Web push notification using Python

Building a web push should be straight forward. But while implementing it, I found the resources lacks and there is no straight forward guide to follow and implement it in your existing stack or form scratch. Which make sense as its still in early days. In this blog post, I would be covering step by step procedure to build a web push service. If you are implementing a push service from scratch or integrating it in your existing application, this blog post will help you to reach your goal. There will be following sections in this post:

  • How web push works
  • Building a push service
  • Browser supports
  • References

How web push works

On high level web push needs three parties/component to work. Those are:

  • Client side application: Get users permissions, get users subscription token and sends to the backend service.
  • Push Service: Validates push request coming from backend service and forward the push message to the appropriate browser.
  • Backend service: Persists users subscription information and initiate push sending.

Steps to send/receive push web push notification

  1. User accepts push permission and browser generate push subscription token via communicating with the Push API
  2.  Client app should send the subscription information to the backend service and backend service should be persisting the subscription information and use it to the next steps
  3. Backend push service initiate the push and send the payload to the specific push service (which is denoted in the users subscription information)
  4. Push service receives the push notification and forward it the specific user and browser display the notification

Backend service using python

We will be building a REST interface which will communicate with the client application and push service. It will store the subscription information of users and distribute VAPID  public key. VAPID is the short term for Voluntary Application Server Identification, the generated public key will be used via the client app.  We will need to develop following API endpoints:

  1. /subscription
    • GET – to get vapid public key
    • POST – to store subscription information
  2. /push
    • POST – will send push request to all users ( will be used for testing )

Generate the VAPIDs via following command:

openssl ecparam -name prime256v1 -genkey -noout -out vapid_private.pem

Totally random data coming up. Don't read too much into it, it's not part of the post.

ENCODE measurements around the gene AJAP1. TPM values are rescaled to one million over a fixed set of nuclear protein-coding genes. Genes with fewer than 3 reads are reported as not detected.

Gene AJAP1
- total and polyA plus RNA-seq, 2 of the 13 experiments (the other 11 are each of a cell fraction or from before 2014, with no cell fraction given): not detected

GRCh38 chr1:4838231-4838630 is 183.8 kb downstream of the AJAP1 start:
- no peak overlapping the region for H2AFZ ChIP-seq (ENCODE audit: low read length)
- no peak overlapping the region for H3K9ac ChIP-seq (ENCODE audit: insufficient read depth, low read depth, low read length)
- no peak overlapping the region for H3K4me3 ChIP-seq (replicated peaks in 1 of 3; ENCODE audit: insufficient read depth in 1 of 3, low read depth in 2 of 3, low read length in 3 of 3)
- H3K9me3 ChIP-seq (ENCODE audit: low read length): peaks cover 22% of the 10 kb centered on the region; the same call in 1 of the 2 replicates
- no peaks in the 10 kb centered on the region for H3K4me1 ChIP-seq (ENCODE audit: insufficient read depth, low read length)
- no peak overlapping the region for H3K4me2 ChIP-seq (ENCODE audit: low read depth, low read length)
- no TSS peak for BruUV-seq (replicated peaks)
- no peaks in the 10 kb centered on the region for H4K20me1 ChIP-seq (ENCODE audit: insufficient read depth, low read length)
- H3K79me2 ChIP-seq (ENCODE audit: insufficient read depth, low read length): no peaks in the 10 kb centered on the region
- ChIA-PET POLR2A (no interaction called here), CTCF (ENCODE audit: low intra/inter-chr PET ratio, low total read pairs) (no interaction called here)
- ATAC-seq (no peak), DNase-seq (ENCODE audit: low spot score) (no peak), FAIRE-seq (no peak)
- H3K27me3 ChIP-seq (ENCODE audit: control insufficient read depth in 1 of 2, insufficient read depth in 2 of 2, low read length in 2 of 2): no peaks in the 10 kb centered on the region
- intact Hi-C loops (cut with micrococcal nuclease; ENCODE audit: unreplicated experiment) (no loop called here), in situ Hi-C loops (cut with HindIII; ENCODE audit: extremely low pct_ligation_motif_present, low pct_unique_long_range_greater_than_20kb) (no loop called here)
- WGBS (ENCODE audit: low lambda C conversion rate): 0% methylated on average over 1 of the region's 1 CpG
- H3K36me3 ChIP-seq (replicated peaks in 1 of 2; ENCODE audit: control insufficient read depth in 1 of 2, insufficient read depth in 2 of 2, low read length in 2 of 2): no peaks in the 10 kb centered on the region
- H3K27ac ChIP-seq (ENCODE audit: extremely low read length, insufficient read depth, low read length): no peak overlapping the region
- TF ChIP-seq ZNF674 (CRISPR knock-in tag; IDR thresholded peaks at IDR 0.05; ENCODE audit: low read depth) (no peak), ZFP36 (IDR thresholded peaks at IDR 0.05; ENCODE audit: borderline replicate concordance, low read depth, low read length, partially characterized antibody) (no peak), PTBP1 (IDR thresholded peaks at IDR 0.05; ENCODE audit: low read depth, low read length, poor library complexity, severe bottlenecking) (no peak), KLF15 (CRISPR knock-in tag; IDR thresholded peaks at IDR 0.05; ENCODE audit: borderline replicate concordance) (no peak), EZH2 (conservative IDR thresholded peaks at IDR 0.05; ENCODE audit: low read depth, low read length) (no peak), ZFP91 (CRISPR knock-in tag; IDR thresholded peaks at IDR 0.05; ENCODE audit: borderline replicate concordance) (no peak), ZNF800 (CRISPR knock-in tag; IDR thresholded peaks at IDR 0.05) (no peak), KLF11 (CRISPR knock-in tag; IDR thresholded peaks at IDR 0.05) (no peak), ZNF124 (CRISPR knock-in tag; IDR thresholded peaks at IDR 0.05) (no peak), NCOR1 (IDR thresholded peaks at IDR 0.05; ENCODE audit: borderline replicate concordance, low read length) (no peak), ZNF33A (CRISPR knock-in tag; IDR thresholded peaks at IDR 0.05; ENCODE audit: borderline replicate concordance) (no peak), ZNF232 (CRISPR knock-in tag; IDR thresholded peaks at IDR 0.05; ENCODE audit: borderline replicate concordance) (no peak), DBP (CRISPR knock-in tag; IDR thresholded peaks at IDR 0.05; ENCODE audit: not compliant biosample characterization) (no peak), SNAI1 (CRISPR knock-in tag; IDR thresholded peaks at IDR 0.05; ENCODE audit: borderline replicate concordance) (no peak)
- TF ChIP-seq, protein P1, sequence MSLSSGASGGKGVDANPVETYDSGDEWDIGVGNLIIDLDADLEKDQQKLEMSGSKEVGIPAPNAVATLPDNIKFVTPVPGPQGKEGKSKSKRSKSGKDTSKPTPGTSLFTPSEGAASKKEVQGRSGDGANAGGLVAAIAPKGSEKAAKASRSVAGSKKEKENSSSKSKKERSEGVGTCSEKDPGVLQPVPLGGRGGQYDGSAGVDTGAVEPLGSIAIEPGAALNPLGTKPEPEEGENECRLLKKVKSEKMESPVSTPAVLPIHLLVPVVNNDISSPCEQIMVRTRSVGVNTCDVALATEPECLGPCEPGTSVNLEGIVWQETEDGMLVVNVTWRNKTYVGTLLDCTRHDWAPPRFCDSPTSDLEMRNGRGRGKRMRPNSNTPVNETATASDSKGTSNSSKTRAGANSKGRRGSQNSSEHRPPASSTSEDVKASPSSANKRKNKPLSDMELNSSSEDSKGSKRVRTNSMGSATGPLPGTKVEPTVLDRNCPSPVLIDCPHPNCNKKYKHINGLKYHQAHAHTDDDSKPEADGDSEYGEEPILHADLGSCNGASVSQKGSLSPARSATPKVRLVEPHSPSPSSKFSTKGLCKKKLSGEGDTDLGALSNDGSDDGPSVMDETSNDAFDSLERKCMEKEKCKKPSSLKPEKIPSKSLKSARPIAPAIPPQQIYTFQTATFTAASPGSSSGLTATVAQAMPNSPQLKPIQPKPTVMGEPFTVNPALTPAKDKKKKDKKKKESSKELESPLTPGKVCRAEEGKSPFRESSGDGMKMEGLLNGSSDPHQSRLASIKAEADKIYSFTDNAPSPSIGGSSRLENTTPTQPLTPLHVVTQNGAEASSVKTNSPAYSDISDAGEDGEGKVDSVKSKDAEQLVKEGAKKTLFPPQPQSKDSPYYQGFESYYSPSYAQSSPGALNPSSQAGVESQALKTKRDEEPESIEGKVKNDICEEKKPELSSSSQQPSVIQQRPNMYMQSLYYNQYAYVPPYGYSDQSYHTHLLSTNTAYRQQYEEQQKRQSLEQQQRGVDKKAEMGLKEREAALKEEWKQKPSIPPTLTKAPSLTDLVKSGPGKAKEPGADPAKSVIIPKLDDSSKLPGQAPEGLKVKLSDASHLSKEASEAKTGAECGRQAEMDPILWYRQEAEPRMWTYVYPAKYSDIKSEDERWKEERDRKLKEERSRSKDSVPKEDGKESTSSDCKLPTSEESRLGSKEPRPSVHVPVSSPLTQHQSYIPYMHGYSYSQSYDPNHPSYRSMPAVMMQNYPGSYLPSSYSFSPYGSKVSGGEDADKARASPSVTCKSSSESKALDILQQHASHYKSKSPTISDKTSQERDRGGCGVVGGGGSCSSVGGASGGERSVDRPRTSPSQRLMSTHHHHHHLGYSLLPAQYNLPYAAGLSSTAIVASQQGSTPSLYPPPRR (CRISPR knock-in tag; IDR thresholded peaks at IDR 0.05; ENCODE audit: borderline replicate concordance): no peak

openssl ec -in vapid_private.pem -pubout -out vapid_public.pem

Create base64 encoded DER representation of the keys:

openssl ec -in ~/.ssh/vapid_private.pem -outform DER|tail -c +8|head -c 32|base64|tr -d '=' |tr '/+' '_-' >> private_key.txt

openssl ec -in ~/.ssh/vapid_private.pem -pubout -outform DER|tail -c 65|base64|tr -d '=' |tr '/+' '_-' >> public_key.txt

These VAPIDs keys will be used in the newly developed backend service. We will be using pywebpush library for sending the web push notification. We will be wrapping the push like below by using newly generated keys:

import os
from pywebpush import webpush, WebPushException


VAPID_PRIVATE_KEY = open(DER_BASE64_ENCODED_PRIVATE_KEY_FILE_PATH, "r+").readline().strip("\n")

"sub": "mailto:youremail"

def send_web_push(subscription_information, message_body):
    return webpush(

Full service code can be found here as gist. Follow the gist readme for details about running the service.

Frontend application to test the backend service

Rather than writting an application form scratch lets use google push example client app. Which you will find here.
Use the 08-push-subscription-change version which is last part of step by step tutorial from Google. Put the VAPID public key in main.js in this variable applicationServerPublicKey. Client side application will use the public key to generate the subscription information. And send the public key which will be used by Push Service.

Putting it all together

Meanwhile pull the whole code from gist, install necessary packages and run it via following commands.

pip install -r requirements.txt

python api.py

Run following command to get the VAPID public key from the service via following command:

curl -X GET

It will return the public key like as key value pair. Copy the public key and paste it to frontend application as value of applicationServerPublicKey in main.js. 

Navigate the browser to the Push lab application and click on “Enable Push Messaging”, a browser pop up will appear like below:

Click on “Allow” by which you will be giving permission to the application to show web push notification. And the client app will generate the PushSubscription object. Which we will need to send to the our backend service which will persists the information and use to send around a push notification.

It will generate the payload which should be sent to backend service via following curl request:

curl -X POST

The push will arrive right top of the screen something like below: